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Volume 3, Number 2—June 1997
From the 1st International Conference on Emerging Zoonoses

From the 1st International Conference on Emerging Zoonoses

Epidemiology of Emerging Zoonoses in Israel

Arnon Shimshony
Author affiliation: Veterinary Services and Animal Health, Beit Dagan, Israel

Main Article

Table 3

Mean annual number of rabies cases in animals and humans, 1948-1995

No. of
Years years Dogs Cats Foxes Jackals fauna (%) cases
1948-1957 10 72.0 3.9 0.1 9.9 0.4 12.0 23
1958-1966 9 19.4 0.9 0.3 0.8 0.1 5.6 2
1967-1978 12 8.6 0.3 1.3 0.3 0.16 16.5 2
1979-1990 12 6.2 0.25 12.6 1.25 1.3 70.1 0
1991-1992 2 27.0 0 11.0 2 0 32.5 0
1993-1995 3 14.25 1.25 35.25 4 4 72.2 0

Main Article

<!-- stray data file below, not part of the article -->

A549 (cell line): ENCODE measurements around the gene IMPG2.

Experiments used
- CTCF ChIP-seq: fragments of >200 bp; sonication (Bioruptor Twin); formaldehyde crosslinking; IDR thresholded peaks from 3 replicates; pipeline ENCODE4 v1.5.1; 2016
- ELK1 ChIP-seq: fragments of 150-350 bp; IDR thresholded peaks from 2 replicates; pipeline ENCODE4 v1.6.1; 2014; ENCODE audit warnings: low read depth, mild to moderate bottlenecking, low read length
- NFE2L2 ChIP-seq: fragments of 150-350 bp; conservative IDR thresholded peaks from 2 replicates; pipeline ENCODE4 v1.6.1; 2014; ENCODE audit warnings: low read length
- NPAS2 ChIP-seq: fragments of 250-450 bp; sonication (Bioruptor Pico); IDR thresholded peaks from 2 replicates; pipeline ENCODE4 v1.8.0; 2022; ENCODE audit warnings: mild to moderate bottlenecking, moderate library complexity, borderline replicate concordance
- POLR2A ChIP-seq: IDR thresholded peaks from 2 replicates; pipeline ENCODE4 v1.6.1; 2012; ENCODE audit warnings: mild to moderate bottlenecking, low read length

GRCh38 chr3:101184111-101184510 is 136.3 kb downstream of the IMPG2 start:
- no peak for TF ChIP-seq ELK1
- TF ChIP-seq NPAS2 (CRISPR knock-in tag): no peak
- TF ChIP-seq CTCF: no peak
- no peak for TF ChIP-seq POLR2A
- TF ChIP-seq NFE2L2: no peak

1Dr. John Wortabet (1827-1908), an Armenian-Lebanese physician who worked in the St. John Hospital in Beirut and lectured in the medical college there during the second half of the 19th century diagnosed trichinosis in humans in south Lebanon during a massive outbreak in the village of El-Chiam in November 1880—more than 115 years ago. His exemplary observations about the outbreak, which involved 262 cases, including six deaths, were published in Lancet (6). A second outbreak, in the Northern Golan, was reported by Dr. Wortabet in Lancet (4 August 1883). In this outbreak, 40 inhabitants of the village Ein-Kinya, were infected after consuming raw pork from a wild boar. However, in this outbreak, no deaths were recorded. His footnote, at the end of the report, is still timely: "From personal observation and experience I have found the use of pork in Syria decidedly unhealthy. The wild boar in winter is a delicacy, but unless previously examined with the microscope, according to German law, or cooked more thoroughly than is usually done, its use cannot be free from the danger of communicating trichinae to man." Data about Dr. Wortabet courtesy of Drs. Mertyn Malkinson and Arieh Sheskin.